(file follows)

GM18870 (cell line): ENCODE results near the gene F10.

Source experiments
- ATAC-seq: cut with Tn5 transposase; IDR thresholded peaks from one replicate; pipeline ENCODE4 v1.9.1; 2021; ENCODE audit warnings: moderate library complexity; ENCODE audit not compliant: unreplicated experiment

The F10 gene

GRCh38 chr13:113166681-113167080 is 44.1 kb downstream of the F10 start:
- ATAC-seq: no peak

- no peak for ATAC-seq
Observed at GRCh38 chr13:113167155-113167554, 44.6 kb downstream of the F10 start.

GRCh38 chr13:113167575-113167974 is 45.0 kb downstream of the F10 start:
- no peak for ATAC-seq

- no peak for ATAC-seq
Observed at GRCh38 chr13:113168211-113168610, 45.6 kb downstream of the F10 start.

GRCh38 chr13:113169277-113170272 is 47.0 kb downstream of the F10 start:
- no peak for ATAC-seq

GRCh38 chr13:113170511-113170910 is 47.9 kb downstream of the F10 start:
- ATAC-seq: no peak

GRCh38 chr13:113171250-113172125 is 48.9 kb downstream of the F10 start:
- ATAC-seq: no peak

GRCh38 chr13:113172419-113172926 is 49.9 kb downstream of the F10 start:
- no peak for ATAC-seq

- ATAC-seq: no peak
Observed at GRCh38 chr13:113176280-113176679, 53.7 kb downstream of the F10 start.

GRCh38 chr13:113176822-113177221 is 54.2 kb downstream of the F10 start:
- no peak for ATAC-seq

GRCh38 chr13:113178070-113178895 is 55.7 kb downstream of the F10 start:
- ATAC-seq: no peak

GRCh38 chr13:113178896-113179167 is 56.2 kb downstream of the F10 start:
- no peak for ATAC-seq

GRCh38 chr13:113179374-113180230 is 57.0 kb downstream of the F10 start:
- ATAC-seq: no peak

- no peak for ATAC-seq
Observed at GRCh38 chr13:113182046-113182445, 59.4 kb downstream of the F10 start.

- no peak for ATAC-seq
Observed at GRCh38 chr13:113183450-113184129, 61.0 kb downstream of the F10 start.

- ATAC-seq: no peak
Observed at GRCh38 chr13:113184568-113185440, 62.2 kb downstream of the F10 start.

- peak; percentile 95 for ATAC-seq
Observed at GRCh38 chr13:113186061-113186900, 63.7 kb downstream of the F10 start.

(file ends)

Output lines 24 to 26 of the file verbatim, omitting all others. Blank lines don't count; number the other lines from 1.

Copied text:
- no peak for ATAC-seq

GRCh38 chr13:113178070-113178895 is 55.7 kb downstream of the F10 start:
- ATAC-seq: no peak